The Sachs Program for Arts Innovation announces 23 project grants

At a special event featuring a performance by John Waters and remarks by President Amy Gutmann, the late Keith Sachs was celebrated and $123,000 of grants were doled out for arts projects.

The Sachs Program for Arts Innovation
Left to right: Vice Provost for Faculty Anita Allen; John McInerney, executive director, The Sachs Program for Arts Innovation; President Amy Gutmann; Kathy Sachs, benefactor of The Sachs Program for Arts Innovation; and Provost Wendell Pritchett.

At a two-hour program held at the Annenberg Center for the Performing Arts on April 24, featuring a performance by interdisciplinary artist, writer, and filmmaker John Waters and a keynote introduction by President Amy Gutmann, The Sachs Program for Arts Innovation celebrated its official launch with the announcement of 23 grantees, gifted a total of $123,000.

“This special lecture is the perfect capstone to an extremely productive launch of Penn’s The Sachs Program for Arts Innovation,” Gutmann said. “This program is like none other: It connects disciplines in pioneering ways; it energizes and engages our community; and, it weaves arts education into the essential fabric of our university. It’s a unique and exciting program that reflects the vision—the amazing vision—of its benefactors Keith and Kathy Sachs.”

Keith Sachs passed away in March. Together with his wife, Kathy, who was in attendance at Tuesday evening’s event, they have donated funds put toward creating a guest curator position at the Institute of Contemporary Art, a visiting professor role at PennDesign, and a professor of contemporary art within the School of Arts and Sciences—in addition to the $15 million gift put toward creating the Sachs Program and upcoming renovations to the Annenberg Center.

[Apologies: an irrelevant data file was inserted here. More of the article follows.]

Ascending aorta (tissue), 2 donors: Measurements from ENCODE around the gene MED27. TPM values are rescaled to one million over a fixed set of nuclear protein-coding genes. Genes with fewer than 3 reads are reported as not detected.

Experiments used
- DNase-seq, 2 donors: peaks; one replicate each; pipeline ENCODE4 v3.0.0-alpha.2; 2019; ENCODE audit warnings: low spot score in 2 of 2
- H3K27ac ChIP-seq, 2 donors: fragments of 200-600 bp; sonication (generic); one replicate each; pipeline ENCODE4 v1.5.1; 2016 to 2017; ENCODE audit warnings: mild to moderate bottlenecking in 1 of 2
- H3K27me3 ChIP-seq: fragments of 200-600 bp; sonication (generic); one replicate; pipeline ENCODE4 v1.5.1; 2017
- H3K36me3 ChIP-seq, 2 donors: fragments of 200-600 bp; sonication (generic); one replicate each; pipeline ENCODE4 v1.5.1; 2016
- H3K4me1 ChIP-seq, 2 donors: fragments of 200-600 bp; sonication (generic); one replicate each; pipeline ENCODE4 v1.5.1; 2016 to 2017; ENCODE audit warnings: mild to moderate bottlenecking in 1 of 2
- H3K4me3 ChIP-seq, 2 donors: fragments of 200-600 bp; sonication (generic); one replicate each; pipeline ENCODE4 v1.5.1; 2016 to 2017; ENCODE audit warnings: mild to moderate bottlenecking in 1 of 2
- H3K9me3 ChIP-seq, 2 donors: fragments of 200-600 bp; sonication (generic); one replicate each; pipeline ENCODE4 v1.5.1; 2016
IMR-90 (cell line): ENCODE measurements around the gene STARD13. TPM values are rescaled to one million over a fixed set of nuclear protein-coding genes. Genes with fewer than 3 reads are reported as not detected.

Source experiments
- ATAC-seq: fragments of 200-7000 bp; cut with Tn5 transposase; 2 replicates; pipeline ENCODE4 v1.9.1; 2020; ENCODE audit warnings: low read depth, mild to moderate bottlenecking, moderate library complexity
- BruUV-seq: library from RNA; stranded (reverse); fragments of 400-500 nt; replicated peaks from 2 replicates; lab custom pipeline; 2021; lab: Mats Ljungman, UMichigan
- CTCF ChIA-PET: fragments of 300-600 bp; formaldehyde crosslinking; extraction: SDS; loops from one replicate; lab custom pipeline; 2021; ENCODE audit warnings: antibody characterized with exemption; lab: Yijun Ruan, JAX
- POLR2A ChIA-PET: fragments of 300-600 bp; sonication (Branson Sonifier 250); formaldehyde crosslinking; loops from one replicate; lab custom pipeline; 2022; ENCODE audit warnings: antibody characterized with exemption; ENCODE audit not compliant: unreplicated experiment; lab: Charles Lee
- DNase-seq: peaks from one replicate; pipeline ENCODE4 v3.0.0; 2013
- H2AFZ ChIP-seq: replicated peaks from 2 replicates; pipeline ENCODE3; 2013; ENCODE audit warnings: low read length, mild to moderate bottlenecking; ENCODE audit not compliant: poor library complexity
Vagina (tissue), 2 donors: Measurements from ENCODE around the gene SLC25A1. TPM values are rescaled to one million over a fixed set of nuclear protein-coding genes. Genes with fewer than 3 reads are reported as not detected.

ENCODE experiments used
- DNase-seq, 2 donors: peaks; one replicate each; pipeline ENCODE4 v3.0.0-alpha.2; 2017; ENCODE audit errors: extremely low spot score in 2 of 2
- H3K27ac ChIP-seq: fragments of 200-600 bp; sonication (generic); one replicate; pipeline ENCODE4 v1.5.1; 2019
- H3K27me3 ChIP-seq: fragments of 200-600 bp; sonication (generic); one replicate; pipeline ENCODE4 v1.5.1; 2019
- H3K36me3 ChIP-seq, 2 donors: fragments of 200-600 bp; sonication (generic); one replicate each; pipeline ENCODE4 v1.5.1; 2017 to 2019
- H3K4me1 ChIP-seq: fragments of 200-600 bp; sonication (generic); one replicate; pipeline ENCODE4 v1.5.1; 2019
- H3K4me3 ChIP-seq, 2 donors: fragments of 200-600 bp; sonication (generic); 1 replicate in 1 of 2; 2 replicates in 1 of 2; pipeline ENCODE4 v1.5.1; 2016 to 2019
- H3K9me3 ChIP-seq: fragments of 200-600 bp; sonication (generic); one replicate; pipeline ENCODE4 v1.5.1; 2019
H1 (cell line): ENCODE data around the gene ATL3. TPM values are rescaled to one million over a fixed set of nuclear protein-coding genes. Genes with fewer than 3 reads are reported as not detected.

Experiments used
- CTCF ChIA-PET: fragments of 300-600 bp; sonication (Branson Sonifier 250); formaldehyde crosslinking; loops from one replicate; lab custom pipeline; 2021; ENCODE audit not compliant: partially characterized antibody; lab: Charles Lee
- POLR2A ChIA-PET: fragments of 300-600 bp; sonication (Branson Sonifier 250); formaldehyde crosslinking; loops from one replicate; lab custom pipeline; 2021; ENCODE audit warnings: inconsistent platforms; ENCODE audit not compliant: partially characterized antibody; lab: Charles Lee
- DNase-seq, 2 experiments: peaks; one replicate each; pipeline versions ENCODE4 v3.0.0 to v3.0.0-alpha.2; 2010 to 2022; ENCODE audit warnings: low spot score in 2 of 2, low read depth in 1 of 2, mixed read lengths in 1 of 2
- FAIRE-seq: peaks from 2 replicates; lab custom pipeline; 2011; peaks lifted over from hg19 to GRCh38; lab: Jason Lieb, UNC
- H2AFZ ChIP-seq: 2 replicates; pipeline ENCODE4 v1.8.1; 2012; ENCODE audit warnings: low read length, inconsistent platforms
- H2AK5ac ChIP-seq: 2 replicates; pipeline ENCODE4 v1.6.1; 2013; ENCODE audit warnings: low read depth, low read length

Gutmann and others paid tribute to Keith Sachs’ memory during the program.

Penn President Amy Gutmann
Penn President Amy Gutmann at the April 24 program commemorating the first grant recipients from the Sachs Program for Arts Innovation.

“Through Kathy and the Sachs Program, we know Keith’s spirit endures,” Gutmann said. “We remember and pay tribute to Keith as we fulfill his dream of teaching and creating art, and presenting art, at Penn and beyond—making art an integral part of a Penn education and recognizing how important it is to uplifting the human spirit and speaking about the creativity and innovation human beings’ potential has.”

Though the program got its official kick-start on Tuesday with a raucous performance by Waters—in subject, tackling everything from what he would do as president to his nostalgia for riots—the initiative was first announced alongside the Sachs’ $15 million donation in October 2016, with the expressed intent to expand the arts’ reach across campus and, in the Sachs’ spirit of reimagining what art could be, align art-makers, teachers, and presenters with the University’s principles of innovation, inclusion, and impact. 

John Waters
Filmmaker, writer, visual artist, and comedian John Waters presented a talk at the April 24 program commemorating the first grant recipients from The Sachs Program for Arts Innovation.